Compiler-Assisted Source-to-Source Skeletonization of Application Models for System Simulation

  • Jeremiah J. WilkeEmail author
  • Joseph P. Kenny
  • Samuel Knight
  • Sebastien Rumley
Conference paper
Part of the Lecture Notes in Computer Science book series (LNCS, volume 10876)


Performance modeling of networks through simulation requires application endpoint models that inject traffic into the simulation models. Endpoint models today for system-scale studies consist mainly of post-mortem trace replay, but these off-line simulations may lack flexibility and scalability. On-line simulations running so-called skeleton applications run reduced versions of an application that generate traffic that is the same or similar to the full application. These skeleton apps have advantages for flexibility and scalability, but they often must be custom written for the simulator itself. Auto-skeletonization of existing application source code via compiler tools would provide endpoint models with minimal development effort. These source-to-source transformations have been only narrowly explored. We introduce a pragma language and corresponding Clang-driven source-to-source compiler that performs auto-skeletonization based on provided pragma annotations. We describe the compiler toolchain, validate the generated skeletons, and show scalability of the generated simulation models beyond 100 K endpoints for example MPI applications. Overall, we assert that our proposed auto-skeletonization approach and the flexible skeletons it produces can be an important tool in realizing balanced exascale interconnect designs.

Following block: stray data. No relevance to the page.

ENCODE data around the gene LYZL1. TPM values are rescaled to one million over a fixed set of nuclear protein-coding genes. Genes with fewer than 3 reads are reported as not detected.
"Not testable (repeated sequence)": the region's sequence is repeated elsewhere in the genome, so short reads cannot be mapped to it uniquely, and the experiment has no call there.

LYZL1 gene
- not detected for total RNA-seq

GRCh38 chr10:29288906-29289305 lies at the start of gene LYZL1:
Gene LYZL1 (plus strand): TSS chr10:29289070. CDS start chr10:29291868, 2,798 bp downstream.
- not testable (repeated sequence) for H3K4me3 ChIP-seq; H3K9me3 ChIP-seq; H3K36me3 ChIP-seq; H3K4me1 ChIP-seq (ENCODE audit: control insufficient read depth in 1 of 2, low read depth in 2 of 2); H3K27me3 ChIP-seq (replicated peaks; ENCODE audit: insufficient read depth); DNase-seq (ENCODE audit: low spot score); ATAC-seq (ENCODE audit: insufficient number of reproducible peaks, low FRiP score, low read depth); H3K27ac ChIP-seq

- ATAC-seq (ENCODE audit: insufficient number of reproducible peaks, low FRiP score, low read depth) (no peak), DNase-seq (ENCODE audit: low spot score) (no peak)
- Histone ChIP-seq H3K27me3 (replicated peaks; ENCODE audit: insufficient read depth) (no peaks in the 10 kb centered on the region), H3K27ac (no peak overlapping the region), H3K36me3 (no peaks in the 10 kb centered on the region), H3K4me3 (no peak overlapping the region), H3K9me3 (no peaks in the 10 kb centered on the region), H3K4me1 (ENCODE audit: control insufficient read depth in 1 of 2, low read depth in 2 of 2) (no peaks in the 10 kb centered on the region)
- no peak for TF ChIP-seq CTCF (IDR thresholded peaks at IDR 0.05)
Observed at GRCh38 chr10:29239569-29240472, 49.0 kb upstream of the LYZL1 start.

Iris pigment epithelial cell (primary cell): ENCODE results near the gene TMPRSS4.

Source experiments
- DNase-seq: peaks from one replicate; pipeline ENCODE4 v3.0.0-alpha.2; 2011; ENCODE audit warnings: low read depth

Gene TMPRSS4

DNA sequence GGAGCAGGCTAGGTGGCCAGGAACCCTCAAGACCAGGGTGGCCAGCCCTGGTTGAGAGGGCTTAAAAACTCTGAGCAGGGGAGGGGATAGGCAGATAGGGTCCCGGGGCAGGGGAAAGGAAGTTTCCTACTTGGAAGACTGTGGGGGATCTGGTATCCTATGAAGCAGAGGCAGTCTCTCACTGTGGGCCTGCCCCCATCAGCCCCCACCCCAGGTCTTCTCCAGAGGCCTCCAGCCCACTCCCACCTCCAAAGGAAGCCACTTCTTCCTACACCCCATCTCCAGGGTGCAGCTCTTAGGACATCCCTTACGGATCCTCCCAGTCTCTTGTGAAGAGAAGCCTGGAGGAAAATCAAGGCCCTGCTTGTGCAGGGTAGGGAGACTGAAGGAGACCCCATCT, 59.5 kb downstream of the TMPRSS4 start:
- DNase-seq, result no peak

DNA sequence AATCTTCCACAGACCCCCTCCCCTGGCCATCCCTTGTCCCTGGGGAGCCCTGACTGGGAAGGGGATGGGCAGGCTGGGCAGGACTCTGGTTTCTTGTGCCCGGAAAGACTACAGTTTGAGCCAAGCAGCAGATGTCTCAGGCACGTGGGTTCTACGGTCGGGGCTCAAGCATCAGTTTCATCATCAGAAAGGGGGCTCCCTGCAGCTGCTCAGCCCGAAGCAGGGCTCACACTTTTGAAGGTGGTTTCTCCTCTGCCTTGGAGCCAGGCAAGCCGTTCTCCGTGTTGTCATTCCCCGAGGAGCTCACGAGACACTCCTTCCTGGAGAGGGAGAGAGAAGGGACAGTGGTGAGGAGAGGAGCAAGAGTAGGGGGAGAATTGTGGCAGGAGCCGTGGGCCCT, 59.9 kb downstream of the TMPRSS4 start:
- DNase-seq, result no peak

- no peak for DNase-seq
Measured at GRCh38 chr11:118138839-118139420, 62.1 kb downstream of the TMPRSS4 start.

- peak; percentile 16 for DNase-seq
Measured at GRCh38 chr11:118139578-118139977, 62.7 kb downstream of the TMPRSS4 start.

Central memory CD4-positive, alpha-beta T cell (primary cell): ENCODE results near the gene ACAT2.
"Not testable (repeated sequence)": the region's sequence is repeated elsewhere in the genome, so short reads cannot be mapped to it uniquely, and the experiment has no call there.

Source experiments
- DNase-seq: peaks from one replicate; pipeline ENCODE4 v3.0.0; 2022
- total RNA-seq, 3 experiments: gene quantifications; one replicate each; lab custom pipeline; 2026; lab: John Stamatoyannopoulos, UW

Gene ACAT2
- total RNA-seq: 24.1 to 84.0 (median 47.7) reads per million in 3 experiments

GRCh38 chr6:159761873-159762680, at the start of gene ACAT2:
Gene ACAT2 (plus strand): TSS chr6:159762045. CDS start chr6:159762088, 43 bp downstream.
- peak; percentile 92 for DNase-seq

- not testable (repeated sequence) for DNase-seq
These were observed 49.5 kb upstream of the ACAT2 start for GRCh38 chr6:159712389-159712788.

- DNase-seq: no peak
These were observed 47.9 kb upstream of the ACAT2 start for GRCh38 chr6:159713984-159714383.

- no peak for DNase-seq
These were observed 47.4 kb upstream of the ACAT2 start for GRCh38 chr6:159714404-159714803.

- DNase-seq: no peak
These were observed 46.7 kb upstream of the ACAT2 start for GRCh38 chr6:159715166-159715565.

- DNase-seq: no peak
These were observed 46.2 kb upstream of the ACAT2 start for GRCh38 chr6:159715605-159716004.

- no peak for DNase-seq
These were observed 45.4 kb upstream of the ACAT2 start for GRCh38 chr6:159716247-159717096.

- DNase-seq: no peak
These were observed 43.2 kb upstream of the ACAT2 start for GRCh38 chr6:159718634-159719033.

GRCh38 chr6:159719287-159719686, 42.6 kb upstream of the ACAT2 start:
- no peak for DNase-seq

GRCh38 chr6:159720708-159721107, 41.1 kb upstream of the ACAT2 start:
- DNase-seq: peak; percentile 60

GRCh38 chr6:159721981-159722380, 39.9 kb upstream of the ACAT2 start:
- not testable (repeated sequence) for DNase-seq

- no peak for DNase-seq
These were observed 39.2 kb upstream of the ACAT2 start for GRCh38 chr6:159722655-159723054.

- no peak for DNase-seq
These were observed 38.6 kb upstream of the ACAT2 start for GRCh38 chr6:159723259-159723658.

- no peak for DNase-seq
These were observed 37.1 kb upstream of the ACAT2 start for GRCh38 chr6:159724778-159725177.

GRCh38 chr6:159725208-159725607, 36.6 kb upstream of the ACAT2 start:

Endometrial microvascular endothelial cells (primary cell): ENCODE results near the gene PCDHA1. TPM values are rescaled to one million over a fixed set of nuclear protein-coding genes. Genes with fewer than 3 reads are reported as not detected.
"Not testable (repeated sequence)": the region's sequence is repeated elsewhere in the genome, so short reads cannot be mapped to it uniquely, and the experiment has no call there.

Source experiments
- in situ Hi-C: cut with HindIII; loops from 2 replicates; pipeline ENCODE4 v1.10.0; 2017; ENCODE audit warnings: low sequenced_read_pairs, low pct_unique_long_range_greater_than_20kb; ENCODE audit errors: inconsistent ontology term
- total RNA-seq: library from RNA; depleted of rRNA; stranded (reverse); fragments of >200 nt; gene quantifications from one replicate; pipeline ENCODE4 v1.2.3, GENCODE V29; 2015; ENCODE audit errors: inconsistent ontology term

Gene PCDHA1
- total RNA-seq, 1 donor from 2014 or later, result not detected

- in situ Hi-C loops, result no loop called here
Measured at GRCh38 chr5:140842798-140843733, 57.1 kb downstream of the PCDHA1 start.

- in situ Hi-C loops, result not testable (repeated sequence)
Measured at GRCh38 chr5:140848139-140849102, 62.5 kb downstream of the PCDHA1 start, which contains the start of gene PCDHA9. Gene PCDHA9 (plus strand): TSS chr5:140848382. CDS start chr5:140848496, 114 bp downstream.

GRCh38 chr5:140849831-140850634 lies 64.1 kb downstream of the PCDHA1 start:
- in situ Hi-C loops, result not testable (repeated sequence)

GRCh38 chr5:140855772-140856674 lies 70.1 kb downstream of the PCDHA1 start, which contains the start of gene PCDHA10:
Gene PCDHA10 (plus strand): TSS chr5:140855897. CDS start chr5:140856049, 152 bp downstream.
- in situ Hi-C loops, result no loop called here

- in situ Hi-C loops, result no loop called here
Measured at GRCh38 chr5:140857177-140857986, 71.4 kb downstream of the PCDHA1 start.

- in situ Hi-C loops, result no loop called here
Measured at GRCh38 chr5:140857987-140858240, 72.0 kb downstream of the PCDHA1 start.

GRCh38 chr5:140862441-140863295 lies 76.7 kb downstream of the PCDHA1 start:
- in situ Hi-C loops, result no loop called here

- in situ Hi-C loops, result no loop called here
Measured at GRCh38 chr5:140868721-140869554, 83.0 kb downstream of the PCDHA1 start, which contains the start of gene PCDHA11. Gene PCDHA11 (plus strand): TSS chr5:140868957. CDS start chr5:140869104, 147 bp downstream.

This work was funded by Sandia National Laboratories, which is a multimission laboratory managed and operated by National Technology and Engineering Solutions of Sandia, LLC., a wholly owned subsidiary of Honeywell International, Inc., for the U.S. Department of Energy’s (DOE) National Nuclear Security Administration (NNSA) under contract DE-NA-0003525.


  1. 1.
  2. 2.
    Livermore Unstructured Lagrangian Explicit Shock Hydrodynamics (LULESH).
  3. 3.
    The Mantevo Project.
  4. 4.
    Bao, W., et al.: Static and dynamic frequency scaling on multicore cpus. ACM Trans. Archit. Code Optim. 13(4), 51:1–51:26 (2016)CrossRefGoogle Scholar
  5. 5.
    Binkert, N., et al.: The gem5 simulator. SIGARCH Comput. Archit. News 39(2), 1–7 (2011)CrossRefGoogle Scholar
  6. 6.
    Chan, C.P., et al.: Topology-aware performance optimization and modeling of adaptive mesh refinement codes for exascale. In: International Workshop on Communication Optimizations in HPC (COMHPC), pp. 17–28. IEEE (2016)Google Scholar
  7. 7.
    Chennupati, G., et al.: AMM: scalable memory reuse model to predict the performance of physics codes. In: 2017 IEEE International Conference on Cluster Computing (CLUSTER), pp. 649–650 (2017)Google Scholar
  8. 8.
    Degomme, A., Legrand, A., Markomanolis, G.S., Quinson, M., Stillwell, M., Suter, F.: Simulating MPI applications: the SMPI approach. IEEE Trans. Parallel Distrib. Syst. 28, 2387–2400 (2017)CrossRefGoogle Scholar
  9. 9.
    Desprez, F., Markomanolis, G., Quinson, M., Suter, F.: Assessing the performance of MPI applications through time-independent trace replay. In: PSTI 2011: Second International Workshop on Parallel Software Tools and Tool Infrastructures (2011)Google Scholar
  10. 10.
    Fujimoto, R.M.: Parallel discrete event simulation. Commun. ACM 33, 30–53 (1990)CrossRefGoogle Scholar
  11. 11.
    Gropp, W., Lusk, E.L., Skjellum, A.: Using MPI - 2nd Edition: Portable Parallel Programming with the Message Passing Interface. The MIT Press, Cambridge (1999)Google Scholar
  12. 12.
    Groves, T., et al.: (SAI) Stalled, Active and Idle: characterizing power and performance of large-scale dragonfly networks. In: 2016 IEEE International Conference on Cluster Computing (CLUSTER), pp. 50–59 (2016)Google Scholar